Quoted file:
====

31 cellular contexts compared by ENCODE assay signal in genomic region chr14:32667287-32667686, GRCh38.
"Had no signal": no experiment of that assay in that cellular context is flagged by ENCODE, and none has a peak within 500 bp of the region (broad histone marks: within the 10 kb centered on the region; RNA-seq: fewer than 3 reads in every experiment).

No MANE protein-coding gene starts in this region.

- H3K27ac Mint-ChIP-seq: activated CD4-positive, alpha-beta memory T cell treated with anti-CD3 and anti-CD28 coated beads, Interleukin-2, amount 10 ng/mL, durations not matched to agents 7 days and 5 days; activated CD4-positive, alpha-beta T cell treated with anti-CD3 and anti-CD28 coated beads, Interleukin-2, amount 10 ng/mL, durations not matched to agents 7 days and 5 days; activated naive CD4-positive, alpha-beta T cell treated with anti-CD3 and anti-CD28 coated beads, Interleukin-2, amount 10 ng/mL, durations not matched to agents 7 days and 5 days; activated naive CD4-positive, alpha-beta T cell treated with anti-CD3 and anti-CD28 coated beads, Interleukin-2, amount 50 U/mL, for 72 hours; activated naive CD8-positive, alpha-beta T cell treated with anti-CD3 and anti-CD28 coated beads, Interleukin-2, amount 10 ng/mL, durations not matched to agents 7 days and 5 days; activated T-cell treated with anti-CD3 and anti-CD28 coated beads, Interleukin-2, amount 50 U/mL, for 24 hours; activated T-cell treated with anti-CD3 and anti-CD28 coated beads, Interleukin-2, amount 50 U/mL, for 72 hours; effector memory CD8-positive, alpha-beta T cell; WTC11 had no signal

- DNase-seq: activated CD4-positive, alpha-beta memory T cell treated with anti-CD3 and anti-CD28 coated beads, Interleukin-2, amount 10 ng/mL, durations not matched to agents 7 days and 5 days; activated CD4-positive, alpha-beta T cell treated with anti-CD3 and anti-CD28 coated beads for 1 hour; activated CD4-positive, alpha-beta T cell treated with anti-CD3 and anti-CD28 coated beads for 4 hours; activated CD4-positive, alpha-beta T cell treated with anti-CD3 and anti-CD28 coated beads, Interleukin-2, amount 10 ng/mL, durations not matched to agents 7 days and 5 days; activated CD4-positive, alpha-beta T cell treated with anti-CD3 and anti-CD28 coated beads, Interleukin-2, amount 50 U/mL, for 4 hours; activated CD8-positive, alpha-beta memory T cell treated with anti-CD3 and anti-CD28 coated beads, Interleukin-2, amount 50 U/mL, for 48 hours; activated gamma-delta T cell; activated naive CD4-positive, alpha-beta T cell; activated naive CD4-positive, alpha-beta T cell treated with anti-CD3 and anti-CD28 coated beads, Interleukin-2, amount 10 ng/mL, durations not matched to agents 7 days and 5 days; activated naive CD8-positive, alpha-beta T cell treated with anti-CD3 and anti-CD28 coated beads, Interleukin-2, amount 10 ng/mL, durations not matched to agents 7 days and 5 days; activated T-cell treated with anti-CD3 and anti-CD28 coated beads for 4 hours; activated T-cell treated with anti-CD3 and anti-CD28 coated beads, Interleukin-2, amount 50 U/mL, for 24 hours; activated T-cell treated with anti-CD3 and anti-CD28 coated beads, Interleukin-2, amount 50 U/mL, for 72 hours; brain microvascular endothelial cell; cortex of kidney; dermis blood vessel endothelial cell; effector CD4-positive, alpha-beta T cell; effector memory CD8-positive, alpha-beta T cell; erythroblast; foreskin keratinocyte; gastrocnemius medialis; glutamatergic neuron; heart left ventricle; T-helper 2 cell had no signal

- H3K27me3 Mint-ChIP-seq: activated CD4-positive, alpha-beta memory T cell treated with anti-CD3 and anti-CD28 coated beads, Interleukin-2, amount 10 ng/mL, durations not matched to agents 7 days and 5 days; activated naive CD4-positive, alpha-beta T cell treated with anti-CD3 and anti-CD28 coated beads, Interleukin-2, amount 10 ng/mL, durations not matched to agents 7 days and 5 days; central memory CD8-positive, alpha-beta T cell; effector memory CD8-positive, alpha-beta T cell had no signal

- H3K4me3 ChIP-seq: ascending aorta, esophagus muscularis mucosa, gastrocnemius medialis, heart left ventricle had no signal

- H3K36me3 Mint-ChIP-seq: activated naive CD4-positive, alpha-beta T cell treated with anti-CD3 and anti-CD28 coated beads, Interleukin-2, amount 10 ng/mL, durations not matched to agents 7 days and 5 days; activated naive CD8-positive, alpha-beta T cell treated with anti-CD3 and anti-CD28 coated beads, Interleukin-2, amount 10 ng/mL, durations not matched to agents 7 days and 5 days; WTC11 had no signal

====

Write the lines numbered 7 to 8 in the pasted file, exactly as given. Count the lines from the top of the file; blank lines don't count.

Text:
- H3K4me3 ChIP-seq: ascending aorta, esophagus muscularis mucosa, gastrocnemius medialis, heart left ventricle had no signal

- H3K36me3 Mint-ChIP-seq: activated naive CD4-positive, alpha-beta T cell treated with anti-CD3 and anti-CD28 coated beads, Interleukin-2, amount 10 ng/mL, durations not matched to agents 7 days and 5 days; activated naive CD8-positive, alpha-beta T cell treated with anti-CD3 and anti-CD28 coated beads, Interleukin-2, amount 10 ng/mL, durations not matched to agents 7 days and 5 days; WTC11 had no signal